Oil prices fell more than 2% on Wednesday, pressured by an unexpected rise in U.S. crude inventories and by a weaker outlook for global oil demand.
Brent crude futures, the international benchmark for oil prices, fell $1.36, or 2.2%, to $60.93 a barrel by 11 a.m. EDT (1500 GMT). U.S. West Texas Intermediate crude futures were down $1.39, or 2.6%, to $51.88 a barrel.
Oil futures extended losses after the U.S. Energy Information Administration (EIA) reported domestic crude stockpiles climbed last week by 2.2 million barrels. Analysts had forecast a decrease of 481,000 barrels.
Gasoline stocks also increased more than expected.
“The report was mostly bearish, given the sizeable crude oil inventory build,” said John Kilduff, a partner at Again Capital LLC in New York. “It was also impressive that gasoline inventories rose, despite very strong demand on the week.”
The EIA on Tuesday cut its forecasts for 2019 world oil demand growth and U.S. crude production.
Trade tensions between the United States and China, the world’s two biggest oil consumers, also weighed on prices. U.S. President Donald Trump said he was holding up a trade deal with China.
European shares pulled back from three-week highs on Wednesday as this month’s recovery rally ran out of steam on the back of soft Chinese factory activity and trade frictions.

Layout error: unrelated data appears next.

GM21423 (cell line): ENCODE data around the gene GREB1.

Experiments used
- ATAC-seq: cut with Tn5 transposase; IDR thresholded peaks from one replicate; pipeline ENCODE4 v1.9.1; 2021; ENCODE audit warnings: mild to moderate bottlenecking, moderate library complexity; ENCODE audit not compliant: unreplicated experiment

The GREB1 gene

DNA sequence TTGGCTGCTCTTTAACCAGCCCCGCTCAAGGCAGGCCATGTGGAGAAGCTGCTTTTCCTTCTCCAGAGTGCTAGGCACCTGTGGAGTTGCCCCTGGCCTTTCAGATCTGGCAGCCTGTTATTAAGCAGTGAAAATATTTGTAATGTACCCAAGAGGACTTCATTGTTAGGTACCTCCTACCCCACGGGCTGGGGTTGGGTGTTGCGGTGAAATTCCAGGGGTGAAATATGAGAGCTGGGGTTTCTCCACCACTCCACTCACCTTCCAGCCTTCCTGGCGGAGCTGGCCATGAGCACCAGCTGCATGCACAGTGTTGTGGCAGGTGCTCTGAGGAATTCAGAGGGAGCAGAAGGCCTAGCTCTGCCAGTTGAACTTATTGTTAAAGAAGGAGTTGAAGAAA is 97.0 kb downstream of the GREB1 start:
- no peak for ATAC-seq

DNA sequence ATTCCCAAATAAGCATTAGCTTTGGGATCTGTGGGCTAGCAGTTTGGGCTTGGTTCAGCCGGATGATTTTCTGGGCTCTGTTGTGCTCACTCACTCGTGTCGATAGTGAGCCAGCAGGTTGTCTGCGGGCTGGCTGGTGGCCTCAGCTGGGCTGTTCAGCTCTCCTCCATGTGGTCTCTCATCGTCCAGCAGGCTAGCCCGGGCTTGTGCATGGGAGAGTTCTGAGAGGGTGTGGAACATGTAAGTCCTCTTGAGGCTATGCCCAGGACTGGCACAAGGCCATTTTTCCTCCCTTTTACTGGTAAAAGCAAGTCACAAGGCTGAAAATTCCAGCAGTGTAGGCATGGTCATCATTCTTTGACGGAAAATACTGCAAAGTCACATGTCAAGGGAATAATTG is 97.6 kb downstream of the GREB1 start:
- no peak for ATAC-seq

Hedge fund managers are liquidating bullish oil positions at the fastest rate since the fourth quarter of 2018.
With the next meeting of the Organization of the Petroleum Exporting Countries set for the end of June, the market is looking to whether the world’s major oil producers will prolong their supply cuts.
OPEC countries and non-member producers including Russia, have limited their oil output by 1.2 million barrels per day this year to prop up prices.
Goldman Sachs said an uncertain macroeconomic outlook and volatile oil production from Iran and others could lead OPEC to roll over supply cuts.
“The sell off in recent weeks shows how vulnerable the market is and it may force Russia’s hand in extending the deal,” said Warren Patterson, head of commodities strategy at ING.
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